Computerized tomography (CT) of the adrenal glands with a non-ionic iodinated contrast agent was done on all enrolled patients, with at least 3-mm contiguous slices in a normal surrounding. Although there were no strict measurements of normal adrenal size, CT imaging was considered abnormal when any volume greater than 10 mm3 was detected. Those with inconclusive CT findings underwent dexamethasone suppression adrenocortical scintigraphy with CT (NP-59, I-131-6-beta-iodomethyl-19- norcholes-terol & NP59-SPECT/CT).25 Bilateral adrenal venous sampling (AVS) was required if image studies were ambiguous. Successful venous cannulation was defined as the ratio of the cortisol level of the adrenal vein to that of the inferior vena cava >3. Lateralization of aldosterone secretion was defined by a greater than four-fold difference in the aldos-terone/cortisol ratio between the two adrenal glands.24

Histopathological studies

All of the surgically removed adenomas were re-evaluated by a histopathologist in the TAIPAI study group who was blinded to the clinical data. A histological diagnosis of aldosterone-producing adenoma (APA) was based on well-defined, encapsulated tumors predominantly consisting of foamy clear cells.26 Adenoma appeared as nodules of clear cells in sheets or nests that were sharply demarcated by a pseudo-capsule and compressed the non-neoplastic, unin-volved adrenal gland.27 Adenomas were differentiated from nodular adrenal hyperplasia by their solitary and well-circumscribed nature.27,28 Adrenal glands from the idiopathic hyperaldosteronism (IHA) patients were marked by diffuse hyperplasia of cells resembling those of normal zona glo-merulosa with or without macro- or micro-nodules.29

Measure of aldosterone and renin

The concentration of aldosterone was measured by radio-immunoassay (RIA) using commercial kits (Aldosterone MAIA Kit, Biochem ImmunoSystems, Bologna, Italy) as previously described.30,31 The detection limit was 10.0 pg ml-1 with a 90% confidence interval, with the normal range of 70-350 pg ml-1 in an upright position. PRA was measured as the generation of angiotensin I in vitro using a commercially available RIA kit (Incstar Corporation, Stillwater, Minnesota, US). Its normal range was 2.63±1.32 ng ml-1h-1 with the patient in an upright position. In our three centers over a period of 13 years, the same aldosterone and renin assays were used.

Diagnostic criteria

Identification of APA in hypertensive patients required all of the following "modified four-corner score" criteria:12,24,32 (a) evidence of autonomous excess aldosterone production

based on an ARR >35 ng dl-1 per ng ml-1h-1 and a PAC > 10 ng dl-1after any confirmatory test; (b) lateralization of aldosterone secretion at adrenal vein sampling or during dexamethasone suppression NP-59 SPECT/CT;25 (c) evidence of adenoma on a CT; and (d) pathologically proven adenoma after an adrenalectomy, and cure of hypertension without antihypertensive agents or improved hypertension, potassium, PAC, and PRA as described.32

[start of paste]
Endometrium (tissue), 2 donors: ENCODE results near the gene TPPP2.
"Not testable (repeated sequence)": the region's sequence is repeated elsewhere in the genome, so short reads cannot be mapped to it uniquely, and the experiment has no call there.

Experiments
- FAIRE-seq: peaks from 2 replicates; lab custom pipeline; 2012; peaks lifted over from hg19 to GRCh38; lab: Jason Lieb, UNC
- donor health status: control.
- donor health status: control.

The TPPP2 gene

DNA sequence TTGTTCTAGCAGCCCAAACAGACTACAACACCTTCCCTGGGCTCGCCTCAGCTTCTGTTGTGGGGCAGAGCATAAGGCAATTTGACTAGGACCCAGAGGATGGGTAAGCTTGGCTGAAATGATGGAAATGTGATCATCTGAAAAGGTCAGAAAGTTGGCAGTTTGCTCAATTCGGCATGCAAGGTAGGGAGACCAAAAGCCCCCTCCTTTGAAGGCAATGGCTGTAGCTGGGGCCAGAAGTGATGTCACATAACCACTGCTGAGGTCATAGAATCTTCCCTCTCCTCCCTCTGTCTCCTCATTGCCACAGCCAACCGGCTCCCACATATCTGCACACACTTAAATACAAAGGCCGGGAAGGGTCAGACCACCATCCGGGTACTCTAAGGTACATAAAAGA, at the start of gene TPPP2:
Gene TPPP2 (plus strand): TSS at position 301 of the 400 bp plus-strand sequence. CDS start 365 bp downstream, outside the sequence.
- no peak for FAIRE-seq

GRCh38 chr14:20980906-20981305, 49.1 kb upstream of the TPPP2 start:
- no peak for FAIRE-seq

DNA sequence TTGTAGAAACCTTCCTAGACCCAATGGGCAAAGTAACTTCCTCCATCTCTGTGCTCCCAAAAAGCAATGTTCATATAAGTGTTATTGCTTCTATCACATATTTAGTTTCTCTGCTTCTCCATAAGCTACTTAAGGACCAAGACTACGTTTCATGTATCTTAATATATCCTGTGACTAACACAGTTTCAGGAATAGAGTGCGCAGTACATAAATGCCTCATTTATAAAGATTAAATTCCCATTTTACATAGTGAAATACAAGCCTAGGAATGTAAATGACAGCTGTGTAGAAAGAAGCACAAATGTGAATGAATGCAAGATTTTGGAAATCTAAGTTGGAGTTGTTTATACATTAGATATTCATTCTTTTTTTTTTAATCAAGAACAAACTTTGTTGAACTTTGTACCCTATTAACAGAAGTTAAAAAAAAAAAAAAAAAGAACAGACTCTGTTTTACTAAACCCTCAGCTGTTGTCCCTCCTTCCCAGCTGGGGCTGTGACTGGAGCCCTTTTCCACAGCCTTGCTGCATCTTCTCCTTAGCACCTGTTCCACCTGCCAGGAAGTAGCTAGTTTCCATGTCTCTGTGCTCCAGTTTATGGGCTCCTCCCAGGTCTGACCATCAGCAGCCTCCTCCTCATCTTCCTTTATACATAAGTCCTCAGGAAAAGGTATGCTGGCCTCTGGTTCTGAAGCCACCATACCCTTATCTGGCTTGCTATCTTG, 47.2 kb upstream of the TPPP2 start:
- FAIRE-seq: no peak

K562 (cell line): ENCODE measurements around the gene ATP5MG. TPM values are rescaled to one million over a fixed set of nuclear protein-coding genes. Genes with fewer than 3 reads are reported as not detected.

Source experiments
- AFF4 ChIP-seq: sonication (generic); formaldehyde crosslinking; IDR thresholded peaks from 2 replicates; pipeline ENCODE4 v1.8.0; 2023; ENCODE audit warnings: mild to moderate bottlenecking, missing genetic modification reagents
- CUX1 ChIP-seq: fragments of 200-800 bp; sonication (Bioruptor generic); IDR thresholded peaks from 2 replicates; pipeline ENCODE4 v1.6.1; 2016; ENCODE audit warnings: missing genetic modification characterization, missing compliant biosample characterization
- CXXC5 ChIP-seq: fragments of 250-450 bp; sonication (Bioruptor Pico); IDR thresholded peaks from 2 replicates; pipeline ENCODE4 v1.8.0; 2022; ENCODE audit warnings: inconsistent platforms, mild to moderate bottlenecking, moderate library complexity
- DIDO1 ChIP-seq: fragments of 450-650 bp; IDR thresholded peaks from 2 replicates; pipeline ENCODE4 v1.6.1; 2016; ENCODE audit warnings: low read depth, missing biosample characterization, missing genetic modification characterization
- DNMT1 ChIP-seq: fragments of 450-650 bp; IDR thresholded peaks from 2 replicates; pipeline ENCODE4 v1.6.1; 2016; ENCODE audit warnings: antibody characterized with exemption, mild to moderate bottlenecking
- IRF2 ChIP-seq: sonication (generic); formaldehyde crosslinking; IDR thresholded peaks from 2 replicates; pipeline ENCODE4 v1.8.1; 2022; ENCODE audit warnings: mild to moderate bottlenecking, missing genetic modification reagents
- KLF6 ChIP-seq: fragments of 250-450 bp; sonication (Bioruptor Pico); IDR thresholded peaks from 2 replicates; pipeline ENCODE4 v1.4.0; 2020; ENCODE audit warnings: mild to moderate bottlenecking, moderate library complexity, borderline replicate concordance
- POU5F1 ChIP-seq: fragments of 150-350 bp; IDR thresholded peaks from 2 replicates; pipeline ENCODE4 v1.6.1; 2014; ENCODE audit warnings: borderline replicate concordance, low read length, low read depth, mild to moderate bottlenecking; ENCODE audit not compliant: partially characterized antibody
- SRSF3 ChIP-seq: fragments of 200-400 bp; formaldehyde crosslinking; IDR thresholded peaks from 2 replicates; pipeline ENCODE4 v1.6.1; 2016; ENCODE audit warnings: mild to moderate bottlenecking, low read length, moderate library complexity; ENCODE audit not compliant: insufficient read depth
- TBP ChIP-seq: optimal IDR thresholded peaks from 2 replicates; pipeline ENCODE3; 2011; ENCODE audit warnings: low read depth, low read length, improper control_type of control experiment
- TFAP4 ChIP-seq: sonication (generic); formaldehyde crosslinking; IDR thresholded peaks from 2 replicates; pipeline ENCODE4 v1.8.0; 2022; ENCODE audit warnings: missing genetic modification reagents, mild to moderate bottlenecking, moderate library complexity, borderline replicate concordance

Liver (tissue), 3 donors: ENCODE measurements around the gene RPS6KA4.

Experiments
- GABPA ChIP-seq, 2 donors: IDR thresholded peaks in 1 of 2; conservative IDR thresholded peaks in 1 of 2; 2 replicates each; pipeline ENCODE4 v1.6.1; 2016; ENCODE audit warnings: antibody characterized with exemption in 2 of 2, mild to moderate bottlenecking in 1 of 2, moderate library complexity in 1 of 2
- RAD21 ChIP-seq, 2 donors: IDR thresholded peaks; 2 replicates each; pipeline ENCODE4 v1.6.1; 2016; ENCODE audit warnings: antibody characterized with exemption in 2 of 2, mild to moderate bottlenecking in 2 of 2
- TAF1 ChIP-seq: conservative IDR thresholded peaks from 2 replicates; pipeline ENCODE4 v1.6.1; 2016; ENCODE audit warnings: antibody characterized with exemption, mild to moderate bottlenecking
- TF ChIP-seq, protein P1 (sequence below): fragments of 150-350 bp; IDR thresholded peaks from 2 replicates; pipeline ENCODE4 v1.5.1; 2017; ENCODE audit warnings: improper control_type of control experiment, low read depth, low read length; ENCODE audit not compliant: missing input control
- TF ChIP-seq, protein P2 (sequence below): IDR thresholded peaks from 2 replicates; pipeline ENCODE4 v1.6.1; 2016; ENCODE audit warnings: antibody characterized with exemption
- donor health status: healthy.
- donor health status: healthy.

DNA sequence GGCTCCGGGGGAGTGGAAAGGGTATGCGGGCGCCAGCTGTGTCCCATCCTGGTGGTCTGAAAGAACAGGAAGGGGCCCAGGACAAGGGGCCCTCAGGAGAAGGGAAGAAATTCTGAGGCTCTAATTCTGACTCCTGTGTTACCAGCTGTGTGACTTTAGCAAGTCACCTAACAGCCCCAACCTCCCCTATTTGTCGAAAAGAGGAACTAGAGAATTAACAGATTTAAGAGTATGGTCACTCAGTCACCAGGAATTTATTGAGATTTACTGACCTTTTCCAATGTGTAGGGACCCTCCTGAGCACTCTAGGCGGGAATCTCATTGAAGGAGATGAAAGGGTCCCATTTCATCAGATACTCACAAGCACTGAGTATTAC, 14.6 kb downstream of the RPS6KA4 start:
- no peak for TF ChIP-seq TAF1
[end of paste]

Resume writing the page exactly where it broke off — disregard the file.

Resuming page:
IHA was established based on the following criteria:33 (a) evidence of autonomous excess aldosterone production based on an ARR >35 ng dl-1 per ng ml-1h-1 and a PAC > 10 ng dl-1after any confirmatory test; (b) non-lateralization of aldosterone secretion at adrenal vein sampling, or after undergoing dexamethasone suppression adreno-cortical scintigraphy;25 (c) evidence of bilateral diffuse enlargement on a CT; and (d) evidence of diffuse cell hyperplasia in the pathology studies. In patients with negative captopril and losartan tests, the pre-specified ARR <35 ng dl-1 per ng ml-1h-1 and PAC < 25 ng dl-1, and negative salt-loading results were considered to be diagnostic of EH.

Statistical analysis

The primary objective of the study was to compare the diagnostic accuracy of the losartan test vs the captopril test for PA in patients older than 50 years old. The data were provided as the mean values±standard deviation (SD)). As the data of PAC, PRA and calculated ARR were not normally distributed, median level with interquartile range were provided.34

Statistical analyses were performed using STATA version 12.0 statistical software (StataCorp LP, College Station, Texas, USA). A normal distribution was attained by appropriate transformations of skewed variables such as PAC and ARR. Comparisons of variables between PA and EH were based on i-test statistics. The K-test was used to evaluate the agreement of defining PA between captopril and losartan suppression tests. The results were expressed as a kappa coefficients and were classified according to the scale of Landis and Koch.35 The exact McNemar's test was used to check equality among captopril and losartan tests and the reference standard - the "modified four-corner score" criteria. The sensitivity, specificity, accuracy, positive percent agreement and negative percent agreement for both losartan and captopril tests were calculated and compared by using receiver-operating characteristic (ROC) curves. In addition, the age- and potassium-adjusted probabilities of having PA according to the results of both suppression tests were also computed. The ^-value equating significance was <0.05.


Demography of study population: Among 60 hypertensive patients who had undergone the confirmatory TAIPAI

Table 1. Main demographic and biochemical characteristics of the study patients.

PA (n=3l) EH (n=29) p value

Age, years 57.9 (5.3) 64.1 (8.1) 0.001

Sex, male (%) 15 (48.4) 14 (48.3) 0.99

SBP, mm Hg 156.1 (22.5) 163.7 (17.6) 0.16